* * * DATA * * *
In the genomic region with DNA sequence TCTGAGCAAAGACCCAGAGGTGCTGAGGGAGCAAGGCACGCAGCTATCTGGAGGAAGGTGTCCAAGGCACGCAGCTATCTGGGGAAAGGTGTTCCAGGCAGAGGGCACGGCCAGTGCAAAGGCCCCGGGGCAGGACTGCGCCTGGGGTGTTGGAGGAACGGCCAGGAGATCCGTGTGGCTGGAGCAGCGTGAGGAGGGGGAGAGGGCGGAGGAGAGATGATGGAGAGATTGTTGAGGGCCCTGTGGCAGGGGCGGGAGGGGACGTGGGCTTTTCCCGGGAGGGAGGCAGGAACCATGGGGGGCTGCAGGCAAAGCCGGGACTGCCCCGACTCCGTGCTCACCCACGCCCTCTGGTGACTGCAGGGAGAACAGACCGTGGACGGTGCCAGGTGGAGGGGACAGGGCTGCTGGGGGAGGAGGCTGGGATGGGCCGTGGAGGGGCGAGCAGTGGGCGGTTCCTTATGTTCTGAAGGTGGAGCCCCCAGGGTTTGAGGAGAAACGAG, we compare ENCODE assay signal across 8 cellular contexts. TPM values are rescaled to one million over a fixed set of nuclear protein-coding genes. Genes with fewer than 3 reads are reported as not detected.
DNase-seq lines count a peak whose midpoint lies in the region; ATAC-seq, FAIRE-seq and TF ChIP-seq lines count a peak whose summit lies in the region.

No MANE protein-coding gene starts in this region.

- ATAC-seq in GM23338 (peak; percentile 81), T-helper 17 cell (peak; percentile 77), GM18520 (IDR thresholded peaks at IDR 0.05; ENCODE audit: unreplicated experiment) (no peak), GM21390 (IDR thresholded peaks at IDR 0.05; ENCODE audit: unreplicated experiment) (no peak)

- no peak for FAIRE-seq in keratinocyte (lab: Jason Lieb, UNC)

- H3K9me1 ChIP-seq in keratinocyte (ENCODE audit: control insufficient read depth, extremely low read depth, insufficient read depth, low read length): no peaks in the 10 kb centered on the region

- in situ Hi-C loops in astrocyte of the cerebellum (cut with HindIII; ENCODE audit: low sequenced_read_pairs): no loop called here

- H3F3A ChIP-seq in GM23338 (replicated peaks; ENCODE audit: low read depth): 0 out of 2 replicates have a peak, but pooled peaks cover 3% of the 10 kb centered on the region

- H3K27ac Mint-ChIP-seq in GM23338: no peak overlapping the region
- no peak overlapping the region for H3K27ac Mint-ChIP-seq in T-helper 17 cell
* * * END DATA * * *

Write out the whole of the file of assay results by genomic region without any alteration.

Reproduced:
In the genomic region with DNA sequence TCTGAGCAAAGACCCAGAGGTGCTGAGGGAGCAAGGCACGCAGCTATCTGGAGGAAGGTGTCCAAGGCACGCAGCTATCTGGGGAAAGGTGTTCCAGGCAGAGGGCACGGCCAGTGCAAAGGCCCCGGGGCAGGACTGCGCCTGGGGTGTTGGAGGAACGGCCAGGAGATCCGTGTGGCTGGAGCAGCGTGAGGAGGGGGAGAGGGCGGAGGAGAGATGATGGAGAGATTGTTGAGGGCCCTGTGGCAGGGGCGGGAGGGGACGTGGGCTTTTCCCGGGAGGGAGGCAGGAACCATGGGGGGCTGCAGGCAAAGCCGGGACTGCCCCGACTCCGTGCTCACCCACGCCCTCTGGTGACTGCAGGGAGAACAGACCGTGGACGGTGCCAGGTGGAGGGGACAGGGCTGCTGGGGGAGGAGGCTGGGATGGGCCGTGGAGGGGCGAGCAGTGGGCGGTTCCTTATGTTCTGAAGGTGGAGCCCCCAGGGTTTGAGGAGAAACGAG, we compare ENCODE assay signal across 8 cellular contexts. TPM values are rescaled to one million over a fixed set of nuclear protein-coding genes. Genes with fewer than 3 reads are reported as not detected.
DNase-seq lines count a peak whose midpoint lies in the region; ATAC-seq, FAIRE-seq and TF ChIP-seq lines count a peak whose summit lies in the region.

No MANE protein-coding gene starts in this region.

- ATAC-seq in GM23338 (peak; percentile 81), T-helper 17 cell (peak; percentile 77), GM18520 (IDR thresholded peaks at IDR 0.05; ENCODE audit: unreplicated experiment) (no peak), GM21390 (IDR thresholded peaks at IDR 0.05; ENCODE audit: unreplicated experiment) (no peak)

- no peak for FAIRE-seq in keratinocyte (lab: Jason Lieb, UNC)

- H3K9me1 ChIP-seq in keratinocyte (ENCODE audit: control insufficient read depth, extremely low read depth, insufficient read depth, low read length): no peaks in the 10 kb centered on the region

- in situ Hi-C loops in astrocyte of the cerebellum (cut with HindIII; ENCODE audit: low sequenced_read_pairs): no loop called here

- H3F3A ChIP-seq in GM23338 (replicated peaks; ENCODE audit: low read depth): 0 out of 2 replicates have a peak, but pooled peaks cover 3% of the 10 kb centered on the region

- H3K27ac Mint-ChIP-seq in GM23338: no peak overlapping the region
- no peak overlapping the region for H3K27ac Mint-ChIP-seq in T-helper 17 cell